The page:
Studio: international art — 84.1922

Page: 201
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TURNER'S chief object in undertaking
the " Liber Studiorum " seems to
have been to make his reputation safe with
posterity. He knew how short-lived were
water-colours and oil paintings ; he knew
that engravings were comparatively more
permanent than drawings and paintings ;
and he appreciated the advantages which
a widely circulated series of engravings
after his own designs would give to his
reputation. a a a a 0
The form of the " Liber Studiorum "
was modelled on Earlom's series of
mezzotints after Claude's sketches and
studies. Claude's drawings were made
with a pen and washes of sepia. Turner's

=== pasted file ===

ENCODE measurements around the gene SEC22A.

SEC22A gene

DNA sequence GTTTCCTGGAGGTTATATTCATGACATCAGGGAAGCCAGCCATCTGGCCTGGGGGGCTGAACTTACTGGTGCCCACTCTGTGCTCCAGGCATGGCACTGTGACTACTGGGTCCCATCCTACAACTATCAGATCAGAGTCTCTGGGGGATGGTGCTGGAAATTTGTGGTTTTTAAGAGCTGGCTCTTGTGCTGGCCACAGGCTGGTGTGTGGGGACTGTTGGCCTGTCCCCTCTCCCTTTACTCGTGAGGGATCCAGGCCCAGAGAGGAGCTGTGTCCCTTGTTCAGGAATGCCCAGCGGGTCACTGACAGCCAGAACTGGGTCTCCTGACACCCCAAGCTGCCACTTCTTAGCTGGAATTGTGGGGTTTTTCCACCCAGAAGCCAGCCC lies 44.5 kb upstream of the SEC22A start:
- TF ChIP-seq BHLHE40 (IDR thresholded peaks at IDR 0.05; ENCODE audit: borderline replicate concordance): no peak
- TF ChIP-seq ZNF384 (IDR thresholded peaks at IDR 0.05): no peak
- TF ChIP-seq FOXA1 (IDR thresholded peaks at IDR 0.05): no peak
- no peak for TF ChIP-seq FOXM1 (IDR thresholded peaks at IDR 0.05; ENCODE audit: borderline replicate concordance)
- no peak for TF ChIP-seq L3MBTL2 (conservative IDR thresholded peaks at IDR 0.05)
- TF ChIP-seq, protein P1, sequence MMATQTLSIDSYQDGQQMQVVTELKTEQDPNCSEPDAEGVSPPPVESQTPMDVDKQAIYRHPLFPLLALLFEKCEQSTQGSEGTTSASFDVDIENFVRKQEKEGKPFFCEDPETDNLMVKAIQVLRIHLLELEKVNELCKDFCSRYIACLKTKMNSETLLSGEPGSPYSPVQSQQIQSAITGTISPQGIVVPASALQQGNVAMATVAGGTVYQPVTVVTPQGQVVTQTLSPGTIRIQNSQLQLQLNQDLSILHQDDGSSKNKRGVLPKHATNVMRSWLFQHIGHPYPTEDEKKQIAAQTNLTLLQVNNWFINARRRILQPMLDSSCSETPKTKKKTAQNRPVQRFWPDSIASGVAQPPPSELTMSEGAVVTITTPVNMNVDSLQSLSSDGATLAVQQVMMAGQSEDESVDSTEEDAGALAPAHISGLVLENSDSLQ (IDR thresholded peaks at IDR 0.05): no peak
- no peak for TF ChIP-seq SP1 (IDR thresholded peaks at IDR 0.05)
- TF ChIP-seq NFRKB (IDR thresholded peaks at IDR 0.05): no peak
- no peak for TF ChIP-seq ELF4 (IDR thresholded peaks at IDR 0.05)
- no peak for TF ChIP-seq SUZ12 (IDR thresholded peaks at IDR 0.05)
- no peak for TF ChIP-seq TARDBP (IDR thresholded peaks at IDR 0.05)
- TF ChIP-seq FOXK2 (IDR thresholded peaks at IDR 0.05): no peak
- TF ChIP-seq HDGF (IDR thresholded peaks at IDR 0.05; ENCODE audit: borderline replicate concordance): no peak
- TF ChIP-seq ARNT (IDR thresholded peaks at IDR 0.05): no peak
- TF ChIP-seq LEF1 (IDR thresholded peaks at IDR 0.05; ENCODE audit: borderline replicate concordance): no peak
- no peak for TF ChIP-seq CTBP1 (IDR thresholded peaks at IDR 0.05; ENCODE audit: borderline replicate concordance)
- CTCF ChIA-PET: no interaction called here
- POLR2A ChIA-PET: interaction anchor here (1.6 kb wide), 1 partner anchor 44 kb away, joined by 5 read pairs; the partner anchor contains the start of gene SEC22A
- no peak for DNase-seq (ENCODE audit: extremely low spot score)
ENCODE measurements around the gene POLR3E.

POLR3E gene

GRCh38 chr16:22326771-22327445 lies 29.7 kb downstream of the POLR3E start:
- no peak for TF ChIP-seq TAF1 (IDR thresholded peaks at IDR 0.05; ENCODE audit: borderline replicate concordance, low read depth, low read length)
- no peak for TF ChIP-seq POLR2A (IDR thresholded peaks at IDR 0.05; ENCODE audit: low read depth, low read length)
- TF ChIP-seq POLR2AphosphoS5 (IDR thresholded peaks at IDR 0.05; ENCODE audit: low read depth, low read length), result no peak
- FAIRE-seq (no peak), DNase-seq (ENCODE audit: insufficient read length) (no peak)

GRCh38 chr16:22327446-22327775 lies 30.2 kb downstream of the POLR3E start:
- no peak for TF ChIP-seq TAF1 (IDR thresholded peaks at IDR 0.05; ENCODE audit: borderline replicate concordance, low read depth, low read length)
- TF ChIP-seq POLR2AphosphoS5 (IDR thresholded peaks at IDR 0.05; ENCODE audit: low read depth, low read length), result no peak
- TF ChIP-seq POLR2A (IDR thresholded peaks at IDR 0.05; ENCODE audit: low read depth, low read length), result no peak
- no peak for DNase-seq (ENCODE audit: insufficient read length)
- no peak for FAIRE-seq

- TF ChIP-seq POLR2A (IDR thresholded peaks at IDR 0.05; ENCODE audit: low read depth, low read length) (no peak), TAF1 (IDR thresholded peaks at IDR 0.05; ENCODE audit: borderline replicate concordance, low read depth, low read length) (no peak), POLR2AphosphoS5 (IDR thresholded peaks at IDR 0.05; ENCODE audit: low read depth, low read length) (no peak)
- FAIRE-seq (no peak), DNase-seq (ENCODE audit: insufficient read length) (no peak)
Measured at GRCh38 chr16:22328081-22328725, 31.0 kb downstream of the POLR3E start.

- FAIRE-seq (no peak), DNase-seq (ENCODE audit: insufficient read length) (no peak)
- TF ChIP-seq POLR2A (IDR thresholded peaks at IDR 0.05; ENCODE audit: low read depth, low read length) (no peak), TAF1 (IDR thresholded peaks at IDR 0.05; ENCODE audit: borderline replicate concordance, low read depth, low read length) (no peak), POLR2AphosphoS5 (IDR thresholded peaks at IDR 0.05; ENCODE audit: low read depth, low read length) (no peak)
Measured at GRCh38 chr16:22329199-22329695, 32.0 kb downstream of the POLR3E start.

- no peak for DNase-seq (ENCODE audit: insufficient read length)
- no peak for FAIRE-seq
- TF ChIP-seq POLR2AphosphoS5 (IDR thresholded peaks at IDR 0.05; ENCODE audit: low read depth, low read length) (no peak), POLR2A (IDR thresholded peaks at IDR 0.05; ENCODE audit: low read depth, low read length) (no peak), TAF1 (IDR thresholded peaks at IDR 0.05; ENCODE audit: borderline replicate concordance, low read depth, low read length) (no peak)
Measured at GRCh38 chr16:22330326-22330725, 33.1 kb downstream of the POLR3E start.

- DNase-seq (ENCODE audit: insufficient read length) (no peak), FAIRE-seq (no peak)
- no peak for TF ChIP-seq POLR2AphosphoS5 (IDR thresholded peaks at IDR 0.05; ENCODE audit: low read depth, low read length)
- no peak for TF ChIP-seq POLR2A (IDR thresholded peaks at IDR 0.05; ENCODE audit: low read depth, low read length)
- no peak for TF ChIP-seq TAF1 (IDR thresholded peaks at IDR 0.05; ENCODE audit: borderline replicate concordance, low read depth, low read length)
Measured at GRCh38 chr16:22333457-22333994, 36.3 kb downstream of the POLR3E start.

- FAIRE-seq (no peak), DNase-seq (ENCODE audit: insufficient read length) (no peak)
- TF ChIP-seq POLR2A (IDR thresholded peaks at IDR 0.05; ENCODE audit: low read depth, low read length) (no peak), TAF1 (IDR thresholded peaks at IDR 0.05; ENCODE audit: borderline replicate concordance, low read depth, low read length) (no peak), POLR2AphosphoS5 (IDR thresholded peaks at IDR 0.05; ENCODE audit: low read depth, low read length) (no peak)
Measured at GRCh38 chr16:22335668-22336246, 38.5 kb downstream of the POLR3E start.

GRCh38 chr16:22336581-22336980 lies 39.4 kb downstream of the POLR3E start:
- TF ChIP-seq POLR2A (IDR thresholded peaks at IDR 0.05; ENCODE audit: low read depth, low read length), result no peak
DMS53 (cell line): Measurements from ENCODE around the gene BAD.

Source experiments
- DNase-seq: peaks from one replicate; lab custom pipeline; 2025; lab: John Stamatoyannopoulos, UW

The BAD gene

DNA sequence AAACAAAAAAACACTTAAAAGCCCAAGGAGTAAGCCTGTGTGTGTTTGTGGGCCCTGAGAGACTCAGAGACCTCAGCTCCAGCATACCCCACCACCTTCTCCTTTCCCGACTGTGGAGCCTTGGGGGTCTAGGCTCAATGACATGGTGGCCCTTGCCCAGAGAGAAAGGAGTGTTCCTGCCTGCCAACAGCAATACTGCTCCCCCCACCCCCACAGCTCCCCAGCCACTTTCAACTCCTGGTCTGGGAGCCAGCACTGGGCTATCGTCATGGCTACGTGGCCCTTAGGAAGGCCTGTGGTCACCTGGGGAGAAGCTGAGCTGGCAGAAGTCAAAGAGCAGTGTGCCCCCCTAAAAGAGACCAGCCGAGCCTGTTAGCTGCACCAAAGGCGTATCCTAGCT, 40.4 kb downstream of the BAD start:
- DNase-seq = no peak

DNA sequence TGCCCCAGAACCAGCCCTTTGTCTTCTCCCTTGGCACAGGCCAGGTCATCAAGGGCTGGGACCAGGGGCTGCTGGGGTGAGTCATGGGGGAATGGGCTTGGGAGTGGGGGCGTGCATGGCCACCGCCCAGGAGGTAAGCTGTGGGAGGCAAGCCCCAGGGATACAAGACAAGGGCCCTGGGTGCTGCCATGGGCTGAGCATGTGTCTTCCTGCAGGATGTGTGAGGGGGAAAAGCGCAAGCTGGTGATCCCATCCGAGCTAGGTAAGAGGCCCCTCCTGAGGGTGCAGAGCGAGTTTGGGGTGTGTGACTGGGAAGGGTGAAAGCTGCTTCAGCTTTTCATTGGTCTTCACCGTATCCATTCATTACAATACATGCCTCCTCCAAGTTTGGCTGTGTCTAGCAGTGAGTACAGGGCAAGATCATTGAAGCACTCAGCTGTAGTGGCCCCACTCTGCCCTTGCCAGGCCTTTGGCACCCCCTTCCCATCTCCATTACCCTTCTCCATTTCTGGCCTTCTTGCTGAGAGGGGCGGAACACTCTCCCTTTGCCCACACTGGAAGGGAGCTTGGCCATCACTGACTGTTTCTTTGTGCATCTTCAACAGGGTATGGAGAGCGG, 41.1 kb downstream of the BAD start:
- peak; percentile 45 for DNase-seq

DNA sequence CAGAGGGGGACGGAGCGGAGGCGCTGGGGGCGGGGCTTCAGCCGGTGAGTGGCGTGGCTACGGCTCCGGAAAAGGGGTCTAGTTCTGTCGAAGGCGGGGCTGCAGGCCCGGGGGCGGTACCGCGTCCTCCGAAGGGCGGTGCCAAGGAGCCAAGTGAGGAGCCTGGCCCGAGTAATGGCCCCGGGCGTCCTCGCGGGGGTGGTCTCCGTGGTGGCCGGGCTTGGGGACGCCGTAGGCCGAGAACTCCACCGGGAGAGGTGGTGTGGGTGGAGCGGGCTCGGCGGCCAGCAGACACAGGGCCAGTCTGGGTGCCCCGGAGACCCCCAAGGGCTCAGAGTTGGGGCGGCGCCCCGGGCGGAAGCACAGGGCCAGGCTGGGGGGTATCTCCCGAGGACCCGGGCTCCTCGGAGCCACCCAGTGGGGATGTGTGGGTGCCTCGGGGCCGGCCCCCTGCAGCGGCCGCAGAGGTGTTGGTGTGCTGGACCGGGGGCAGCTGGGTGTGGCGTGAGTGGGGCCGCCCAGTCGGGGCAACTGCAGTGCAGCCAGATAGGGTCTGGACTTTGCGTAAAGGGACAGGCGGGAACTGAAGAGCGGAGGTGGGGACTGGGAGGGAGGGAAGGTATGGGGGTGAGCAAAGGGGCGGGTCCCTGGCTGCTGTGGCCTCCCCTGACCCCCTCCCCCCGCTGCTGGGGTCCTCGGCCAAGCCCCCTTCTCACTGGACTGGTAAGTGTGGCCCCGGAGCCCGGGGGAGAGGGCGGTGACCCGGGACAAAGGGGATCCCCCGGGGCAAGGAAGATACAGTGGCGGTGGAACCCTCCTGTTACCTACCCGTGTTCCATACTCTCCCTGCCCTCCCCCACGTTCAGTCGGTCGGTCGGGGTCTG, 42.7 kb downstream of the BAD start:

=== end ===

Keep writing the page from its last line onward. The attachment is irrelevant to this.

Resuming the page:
designs were therefore made in the same
way. And as he wanted the series to
exhibit the full range of his power as a
designer or inventor, he decided to make
a hundred drawings in pen and wash

illustrating all the then known styles of
landscape composition. a a a
Earlom's method of engraving Claude's
drawings was first to etch the line work,
and then to add in mezzotint his render-
ing of the sepia washes over the etched
foundation. This was the method Turner
adopted. But he was careful to make the
etchings himself. This gave his plates an
immense advantage over Earlom's, for
an engraver's copy of the pen lines in a
drawing must necessarily be tamer and
less adequate than the artist's own render-
ing on copper of the leading lines of his
own design. There was another weakness
in Earlom's work which had not escaped
Turner's notice. Earlom's engravings,
brilliant and popular as they were, did
not always do justice to the finer qualities
of Claude's designs. In his search for
brilliance of effect the engraver often lost
much of the solemnity and dignity of the
original drawings. Had Claude been able
to superintend Earlom's work Turner
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